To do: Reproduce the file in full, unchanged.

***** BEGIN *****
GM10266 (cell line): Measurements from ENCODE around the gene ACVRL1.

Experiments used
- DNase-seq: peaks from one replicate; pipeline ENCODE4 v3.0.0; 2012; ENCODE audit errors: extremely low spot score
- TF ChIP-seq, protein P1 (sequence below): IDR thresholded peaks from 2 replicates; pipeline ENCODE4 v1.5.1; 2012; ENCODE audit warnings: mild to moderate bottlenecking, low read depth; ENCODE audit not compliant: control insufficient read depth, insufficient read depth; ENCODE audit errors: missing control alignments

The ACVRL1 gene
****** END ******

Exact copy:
GM10266 (cell line): Measurements from ENCODE around the gene ACVRL1.

Experiments used
- DNase-seq: peaks from one replicate; pipeline ENCODE4 v3.0.0; 2012; ENCODE audit errors: extremely low spot score
- TF ChIP-seq, protein P1 (sequence below): IDR thresholded peaks from 2 replicates; pipeline ENCODE4 v1.5.1; 2012; ENCODE audit warnings: mild to moderate bottlenecking, low read depth; ENCODE audit not compliant: control insufficient read depth, insufficient read depth; ENCODE audit errors: missing control alignments

The ACVRL1 gene